Researchers have created a new formula for battery composition that makes lithium-ion batteries more powerful by packing 2.5 times the battery life than anything currently on the market.
The researchers at Nokia Bell Labs and AMBER, the SFI Centre for Advanced Materials and BioEngineering Research hosted at Trinity College Dublin describe the new battery design as "game-changing" saying that it has the potential to help power the connected world of the future.
The increasing power requirements of connected devices such as smartphones, drones, electric cars and robots necessitates greater battery performance for both new applications as well as longer battery lifetimes. The new battery design also has far-reaching implications for 4G and 5G networks where conventional power may not be available for network equipment, or where emergency backup battery systems are essential to keep systems running.
An additional benefit to this new technology is its potential to improve the performance of large-scale energy grids powered by renewable energy. The demand for reliable power relies on storage technologies to manage the high fluctuation in energy generation in today's wind and solar renewable technologies.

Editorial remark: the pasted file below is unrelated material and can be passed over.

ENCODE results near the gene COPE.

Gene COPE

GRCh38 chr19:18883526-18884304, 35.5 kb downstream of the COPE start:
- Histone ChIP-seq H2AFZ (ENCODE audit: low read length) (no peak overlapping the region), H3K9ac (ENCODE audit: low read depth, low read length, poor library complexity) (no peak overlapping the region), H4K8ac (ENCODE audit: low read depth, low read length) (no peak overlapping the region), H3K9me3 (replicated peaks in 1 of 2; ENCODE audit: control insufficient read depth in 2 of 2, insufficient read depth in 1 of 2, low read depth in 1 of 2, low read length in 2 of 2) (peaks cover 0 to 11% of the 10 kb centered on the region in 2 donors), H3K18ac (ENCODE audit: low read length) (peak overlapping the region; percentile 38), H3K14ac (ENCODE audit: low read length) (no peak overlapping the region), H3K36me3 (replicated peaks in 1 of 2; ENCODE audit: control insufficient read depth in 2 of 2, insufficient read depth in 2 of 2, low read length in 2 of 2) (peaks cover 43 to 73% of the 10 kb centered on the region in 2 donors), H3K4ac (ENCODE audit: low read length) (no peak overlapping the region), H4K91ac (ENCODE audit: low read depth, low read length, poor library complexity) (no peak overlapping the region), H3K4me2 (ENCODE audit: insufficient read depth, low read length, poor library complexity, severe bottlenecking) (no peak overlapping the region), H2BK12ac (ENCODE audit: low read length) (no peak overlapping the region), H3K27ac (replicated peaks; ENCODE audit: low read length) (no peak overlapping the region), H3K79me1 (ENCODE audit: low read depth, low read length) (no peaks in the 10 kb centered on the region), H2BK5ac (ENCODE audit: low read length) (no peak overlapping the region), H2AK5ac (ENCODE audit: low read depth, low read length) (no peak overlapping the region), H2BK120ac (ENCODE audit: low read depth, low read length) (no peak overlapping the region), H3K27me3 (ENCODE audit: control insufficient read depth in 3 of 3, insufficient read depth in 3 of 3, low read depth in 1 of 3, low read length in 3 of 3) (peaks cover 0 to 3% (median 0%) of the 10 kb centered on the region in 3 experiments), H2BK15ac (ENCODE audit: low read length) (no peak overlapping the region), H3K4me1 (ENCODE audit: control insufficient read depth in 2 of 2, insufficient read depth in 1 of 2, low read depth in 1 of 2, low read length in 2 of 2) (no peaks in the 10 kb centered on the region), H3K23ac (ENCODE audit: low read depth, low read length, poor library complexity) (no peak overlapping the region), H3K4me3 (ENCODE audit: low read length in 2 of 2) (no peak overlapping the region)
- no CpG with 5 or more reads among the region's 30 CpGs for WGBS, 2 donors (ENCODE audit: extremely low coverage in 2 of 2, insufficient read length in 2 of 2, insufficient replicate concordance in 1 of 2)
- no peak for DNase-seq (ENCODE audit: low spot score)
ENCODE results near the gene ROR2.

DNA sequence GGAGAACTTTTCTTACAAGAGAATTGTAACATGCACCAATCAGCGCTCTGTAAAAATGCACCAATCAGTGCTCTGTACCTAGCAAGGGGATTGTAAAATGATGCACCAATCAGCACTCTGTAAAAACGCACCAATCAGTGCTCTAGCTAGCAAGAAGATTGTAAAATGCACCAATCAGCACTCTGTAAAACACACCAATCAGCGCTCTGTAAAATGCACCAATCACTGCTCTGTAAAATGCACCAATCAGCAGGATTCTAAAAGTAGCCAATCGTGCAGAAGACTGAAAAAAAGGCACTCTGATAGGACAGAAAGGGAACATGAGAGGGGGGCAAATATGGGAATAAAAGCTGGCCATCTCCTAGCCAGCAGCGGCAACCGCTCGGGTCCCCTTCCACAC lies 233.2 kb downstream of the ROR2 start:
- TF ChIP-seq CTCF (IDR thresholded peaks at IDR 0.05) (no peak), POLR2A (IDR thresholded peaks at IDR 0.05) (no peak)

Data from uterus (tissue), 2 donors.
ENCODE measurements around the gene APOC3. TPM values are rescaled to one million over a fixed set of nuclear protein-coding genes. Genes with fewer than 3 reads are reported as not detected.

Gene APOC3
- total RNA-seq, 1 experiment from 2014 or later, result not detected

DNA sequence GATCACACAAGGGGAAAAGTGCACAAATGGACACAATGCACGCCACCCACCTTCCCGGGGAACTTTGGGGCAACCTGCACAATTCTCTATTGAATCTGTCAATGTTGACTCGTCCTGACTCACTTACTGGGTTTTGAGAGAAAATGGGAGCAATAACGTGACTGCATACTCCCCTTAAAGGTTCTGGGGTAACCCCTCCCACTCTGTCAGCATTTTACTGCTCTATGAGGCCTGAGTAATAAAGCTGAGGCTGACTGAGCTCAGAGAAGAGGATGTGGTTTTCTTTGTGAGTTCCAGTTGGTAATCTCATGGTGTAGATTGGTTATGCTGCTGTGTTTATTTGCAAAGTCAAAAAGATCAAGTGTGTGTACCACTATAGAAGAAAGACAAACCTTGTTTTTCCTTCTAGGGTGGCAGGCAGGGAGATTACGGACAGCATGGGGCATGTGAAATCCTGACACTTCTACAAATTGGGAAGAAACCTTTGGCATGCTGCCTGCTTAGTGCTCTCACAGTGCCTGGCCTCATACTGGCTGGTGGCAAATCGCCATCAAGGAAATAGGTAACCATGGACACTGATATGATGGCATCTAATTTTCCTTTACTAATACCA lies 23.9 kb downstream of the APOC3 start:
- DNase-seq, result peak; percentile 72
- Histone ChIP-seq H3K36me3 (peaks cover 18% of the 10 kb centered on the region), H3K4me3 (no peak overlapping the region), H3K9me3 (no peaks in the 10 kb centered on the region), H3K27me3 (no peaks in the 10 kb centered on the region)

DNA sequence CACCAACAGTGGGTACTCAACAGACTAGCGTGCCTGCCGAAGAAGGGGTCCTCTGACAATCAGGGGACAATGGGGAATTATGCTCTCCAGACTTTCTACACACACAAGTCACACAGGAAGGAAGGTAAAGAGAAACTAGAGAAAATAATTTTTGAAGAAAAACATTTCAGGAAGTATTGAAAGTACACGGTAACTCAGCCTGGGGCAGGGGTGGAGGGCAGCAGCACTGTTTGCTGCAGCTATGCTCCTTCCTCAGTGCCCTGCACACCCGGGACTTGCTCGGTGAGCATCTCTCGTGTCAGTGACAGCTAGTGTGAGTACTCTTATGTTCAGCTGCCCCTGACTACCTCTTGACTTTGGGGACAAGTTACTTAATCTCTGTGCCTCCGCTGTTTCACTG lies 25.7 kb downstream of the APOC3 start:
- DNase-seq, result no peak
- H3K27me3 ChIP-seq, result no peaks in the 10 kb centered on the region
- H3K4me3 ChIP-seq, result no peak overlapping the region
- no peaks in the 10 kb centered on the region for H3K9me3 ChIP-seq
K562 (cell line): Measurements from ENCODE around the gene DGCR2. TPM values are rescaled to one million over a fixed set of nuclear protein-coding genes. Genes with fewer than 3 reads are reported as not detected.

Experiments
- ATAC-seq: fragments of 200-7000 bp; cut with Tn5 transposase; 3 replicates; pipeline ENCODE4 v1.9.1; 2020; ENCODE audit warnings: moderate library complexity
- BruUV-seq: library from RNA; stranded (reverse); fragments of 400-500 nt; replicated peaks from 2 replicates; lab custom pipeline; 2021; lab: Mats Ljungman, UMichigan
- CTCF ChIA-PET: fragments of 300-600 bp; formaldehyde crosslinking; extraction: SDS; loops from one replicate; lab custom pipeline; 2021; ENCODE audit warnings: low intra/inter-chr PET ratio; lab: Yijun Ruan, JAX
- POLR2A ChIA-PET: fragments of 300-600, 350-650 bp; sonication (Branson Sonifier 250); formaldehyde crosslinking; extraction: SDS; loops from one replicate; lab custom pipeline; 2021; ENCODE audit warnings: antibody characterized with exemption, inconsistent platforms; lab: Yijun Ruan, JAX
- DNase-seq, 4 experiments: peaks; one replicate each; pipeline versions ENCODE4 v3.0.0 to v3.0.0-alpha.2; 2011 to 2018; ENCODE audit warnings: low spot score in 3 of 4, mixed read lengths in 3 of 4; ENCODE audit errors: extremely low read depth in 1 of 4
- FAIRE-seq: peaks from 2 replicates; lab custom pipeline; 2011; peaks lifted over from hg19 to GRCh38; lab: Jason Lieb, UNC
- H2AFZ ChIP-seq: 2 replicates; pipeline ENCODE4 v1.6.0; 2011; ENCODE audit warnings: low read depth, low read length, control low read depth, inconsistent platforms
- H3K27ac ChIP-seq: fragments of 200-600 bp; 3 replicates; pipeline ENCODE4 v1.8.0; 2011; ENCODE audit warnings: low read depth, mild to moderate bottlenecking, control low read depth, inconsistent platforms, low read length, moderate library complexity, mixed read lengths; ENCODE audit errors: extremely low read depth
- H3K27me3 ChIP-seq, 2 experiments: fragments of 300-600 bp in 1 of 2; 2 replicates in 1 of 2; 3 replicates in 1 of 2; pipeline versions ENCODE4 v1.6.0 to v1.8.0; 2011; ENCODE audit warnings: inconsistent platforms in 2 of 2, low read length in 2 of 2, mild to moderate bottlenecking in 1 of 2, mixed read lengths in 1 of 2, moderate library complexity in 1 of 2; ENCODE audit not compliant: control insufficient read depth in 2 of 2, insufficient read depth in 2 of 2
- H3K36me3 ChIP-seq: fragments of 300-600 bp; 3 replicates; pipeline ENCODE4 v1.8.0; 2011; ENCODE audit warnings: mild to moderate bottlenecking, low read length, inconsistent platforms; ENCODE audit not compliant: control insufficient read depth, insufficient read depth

Increasing the energy storage capability of lithium-ion batteries necessitates maximization of their areal capacity. This requires thick electrodes performing at near-theoretical specific capacity. However, achievable electrode thicknesses are restricted by mechanical instabilities, with high-thickness performance limited by the attainable electrode conductivity.
The researchers showed that forming a segregated network composite of carbon nanotubes with a range of lithium storage materials (for example, silicon, graphite and metal oxide particles) suppresses mechanical instabilities by toughening the composite, allowing the fabrication of high-performance electrodes with thicknesses of up to 800 μm. Such composite electrodes display conductivities up to 1 × 104 S m−1 and low charge-transfer resistances, allowing fast charge-delivery and enabling near-theoretical specific capacities, even for thick electrodes. The combination of high thickness and specific capacity leads to areal capacities of up to 45 and 30 mAh cm−2 for anodes and cathodes, respectively. Combining optimized composite anodes and cathodes yields full cells with state-of-the-art areal capacities (29 mAh cm−2) and specific/volumetric energies (480 Wh kg−1 and 1,600 Wh l−1).
A patent has been filed to protect this new technology design and help bring it to the marketplace. A study discussing the battery research performed by Nokia Bell Labs and AMBER has been published in Nature Energy science journal.